No. SBGN Process Diagrams does not tell anything about the shape of the arcs. You can use straight lines, curved ones, or a mix of both. The two diagrams below are absolutely identical as far as SBGN PD is concerned.
No. A reversible process can be represented by a single Process Node if this process is not modulated. The following process, representing the transition of a channel between open and closed state, is correct:
However, the following reversible reaction is modulated by two simple chemicals. One cannot understand which direction is modulated by each simple chemical. It is incorrect.
On the contrary, the following diagram is valid because the two directions are represented and the modulations are unambiguous.
No. A dissociation glyph represents only the … dissociation, while the association glyph represents only the association process. The following is incorrect:
A reversible interaction must therefore be represented by separate association and dissociation processes. The following is correct:
If there are no modulations on the association or dissociation, a reversible interaction can be represented by a regular process node, as follows:
It is necessary to graphical separate the connection of the links leading to entities pools in two sets, corresponding to the SBML’s “reactants” and “products”, or the BioPAX “left” and “right”. The image below presents a reversible reaction transforming A and B into C and D, or the opposite. On the left, the connections are separated in two opposite groups, and the meaning of the reaction is clear. On the right, on the contrary, each edge is connected to a different face of the process, and one cannot understand which entity pools are transformed into the others.
The consumption edges should always meet in a single point outside the symbol representing a process. This rule applies for association as well. The point can be on the perimeter of the association symbol (center) or away from it (right).
All Entity Pool Nodes must belong to a compartment. It is possible to draw an EPN overlapping a compartment boundary, and software may provide magnet tools to implement that. However, the EPN always belong to the compartment containing the center of its bounding box. This is suboptimal, and for many biological processes, we want to use a true compartment to represent a membrane. The problem then is the multiplication of the boundaries. Indeed the membrane would have two boundaries, and each of the adjacent compartments another one. The resulting drawing is ugly, and actually misleading for the non-SBGN expert, who may be induced to think there are many more membranes than in reality.
The trick is to use the fact that, in SBGN PD, compartments may overlap as far as no nodes or edges are hidden behind a compartment. The following image represents the conceptual view of the production of ATP by mitochodrion, as shown on figure 14-10 of Molecular Biology of The Cell, 4th edition.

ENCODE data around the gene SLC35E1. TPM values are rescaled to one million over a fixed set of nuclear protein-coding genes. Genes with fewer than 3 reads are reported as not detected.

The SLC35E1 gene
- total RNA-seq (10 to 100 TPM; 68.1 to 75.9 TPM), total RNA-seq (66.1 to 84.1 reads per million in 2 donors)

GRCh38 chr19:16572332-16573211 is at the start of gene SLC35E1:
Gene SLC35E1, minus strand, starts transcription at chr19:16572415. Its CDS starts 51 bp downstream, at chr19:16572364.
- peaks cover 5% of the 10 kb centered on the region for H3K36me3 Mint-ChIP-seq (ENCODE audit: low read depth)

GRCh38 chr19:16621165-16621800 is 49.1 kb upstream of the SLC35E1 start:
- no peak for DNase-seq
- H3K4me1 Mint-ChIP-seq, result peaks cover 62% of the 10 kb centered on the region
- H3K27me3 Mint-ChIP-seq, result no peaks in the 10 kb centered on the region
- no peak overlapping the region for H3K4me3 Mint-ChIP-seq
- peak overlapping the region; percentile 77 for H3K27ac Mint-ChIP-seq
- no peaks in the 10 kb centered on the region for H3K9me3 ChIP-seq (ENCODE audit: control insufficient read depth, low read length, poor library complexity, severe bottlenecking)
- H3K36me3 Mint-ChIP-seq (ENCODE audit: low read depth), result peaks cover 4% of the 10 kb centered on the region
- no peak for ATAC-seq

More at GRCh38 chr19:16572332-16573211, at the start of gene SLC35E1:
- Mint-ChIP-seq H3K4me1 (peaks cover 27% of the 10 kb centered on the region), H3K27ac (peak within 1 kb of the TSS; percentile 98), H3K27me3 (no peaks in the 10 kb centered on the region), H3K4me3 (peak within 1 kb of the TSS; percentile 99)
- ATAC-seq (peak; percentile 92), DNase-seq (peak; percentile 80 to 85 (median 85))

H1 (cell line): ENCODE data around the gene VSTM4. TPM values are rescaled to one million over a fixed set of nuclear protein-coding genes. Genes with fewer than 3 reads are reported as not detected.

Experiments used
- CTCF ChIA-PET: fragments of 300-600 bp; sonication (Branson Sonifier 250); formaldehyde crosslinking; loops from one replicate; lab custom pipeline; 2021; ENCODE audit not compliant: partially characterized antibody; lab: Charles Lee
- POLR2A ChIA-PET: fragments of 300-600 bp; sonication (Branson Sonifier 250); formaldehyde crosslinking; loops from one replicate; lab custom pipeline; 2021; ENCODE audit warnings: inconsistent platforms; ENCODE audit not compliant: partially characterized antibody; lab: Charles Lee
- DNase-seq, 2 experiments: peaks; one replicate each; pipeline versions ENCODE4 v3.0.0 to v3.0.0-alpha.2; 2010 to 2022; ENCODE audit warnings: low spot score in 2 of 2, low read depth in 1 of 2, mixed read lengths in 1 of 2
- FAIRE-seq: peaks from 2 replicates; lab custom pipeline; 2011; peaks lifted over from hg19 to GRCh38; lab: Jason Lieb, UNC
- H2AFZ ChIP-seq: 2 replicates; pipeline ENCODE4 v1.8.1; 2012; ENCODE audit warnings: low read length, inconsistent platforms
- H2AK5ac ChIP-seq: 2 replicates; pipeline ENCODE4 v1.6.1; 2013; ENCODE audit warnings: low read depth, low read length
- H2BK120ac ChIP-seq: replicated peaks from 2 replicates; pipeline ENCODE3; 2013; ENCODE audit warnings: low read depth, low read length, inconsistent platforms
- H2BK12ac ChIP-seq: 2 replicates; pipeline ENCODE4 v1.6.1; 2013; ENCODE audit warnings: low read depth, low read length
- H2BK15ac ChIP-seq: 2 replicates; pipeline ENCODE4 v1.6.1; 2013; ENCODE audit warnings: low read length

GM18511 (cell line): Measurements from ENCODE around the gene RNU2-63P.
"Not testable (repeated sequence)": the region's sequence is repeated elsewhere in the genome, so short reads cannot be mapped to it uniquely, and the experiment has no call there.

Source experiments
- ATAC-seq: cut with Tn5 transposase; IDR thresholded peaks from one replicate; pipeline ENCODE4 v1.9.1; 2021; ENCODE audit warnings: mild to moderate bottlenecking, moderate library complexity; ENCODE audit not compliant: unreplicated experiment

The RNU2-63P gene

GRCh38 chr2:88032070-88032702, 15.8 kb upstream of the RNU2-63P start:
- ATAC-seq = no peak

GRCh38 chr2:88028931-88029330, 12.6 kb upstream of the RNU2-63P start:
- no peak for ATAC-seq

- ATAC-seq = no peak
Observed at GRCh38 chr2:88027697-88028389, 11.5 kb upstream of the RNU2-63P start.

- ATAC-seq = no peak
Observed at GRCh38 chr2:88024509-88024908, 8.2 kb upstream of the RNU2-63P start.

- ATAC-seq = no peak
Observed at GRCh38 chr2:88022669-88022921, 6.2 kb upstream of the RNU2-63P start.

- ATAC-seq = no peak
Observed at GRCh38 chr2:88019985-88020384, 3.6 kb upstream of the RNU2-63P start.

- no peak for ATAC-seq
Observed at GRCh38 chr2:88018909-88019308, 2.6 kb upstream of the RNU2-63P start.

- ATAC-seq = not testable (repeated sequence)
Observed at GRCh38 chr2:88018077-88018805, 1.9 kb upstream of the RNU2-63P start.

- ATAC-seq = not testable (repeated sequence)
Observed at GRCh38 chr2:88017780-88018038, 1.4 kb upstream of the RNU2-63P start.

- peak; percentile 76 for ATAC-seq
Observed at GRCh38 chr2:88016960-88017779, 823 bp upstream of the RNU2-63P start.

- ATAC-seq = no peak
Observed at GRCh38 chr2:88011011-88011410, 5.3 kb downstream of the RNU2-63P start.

However, while the map is conceptually fine, it is very hard to relate to the structure of the mitochondrion. But we can perfectly “stack” the compartments together, and draw the following.
It is important to understand that, as far as SBGN PD Level 1 is concerned, the compartments are not CONTAINED into each other.
If entity nodes overlap, the edges connecting to them may become ambiguous, even when fulfilling the layout rule of placing edges above nodes. In the example below, W clearly produces X and Y, but it is not clear if Z is produced by X or Y.
Yes! However, the decorations, not part of SBGN PD, will not modify the interpretation of the map. They are a kind of annotation. For instance, the following SBGN PD map represents the Na/K ATPase. The process node is decorated with the “usual” symbol for anti-porters. A yellow star signals that ATP brings energy to the pump. Those decorations are useful and informative for the reader. But they are not standard, and do not change the meaning of the map, which says only that 1ATP+3Nain+2Kout give 1ADP+1Pi+3Naout+2Kin. Furthermore these decorations may not be exchanged between different SBGN-supporting software.
No. As usual in SBGN, there is more than one way to do it, as far as your reader unambiguously interpret what you intend to convey. The figure represents the successive phosphorylations of MAP kinase. The top processes use state variables to represent the different phosphorylation sites. The bottom ones use different labels to represent the pools of non-phosphorylated and phosphorylated species. In the first case, one know that the differences between the entity pool nodes are phosphorylation because “P” is a reserved label for state variables. Because of the rules “once a variable, always a variable” (sometimes considered equivalent to the closed-world hypothesis), one must represent both state variables on each node, even if they are not affected by a process. On the contrary, in the second case, the only rule is that the labels must be different. As a consequence, one is not forced to mention the various sites in all labels. But one cannot know what the modifications are. “YP” is just a string.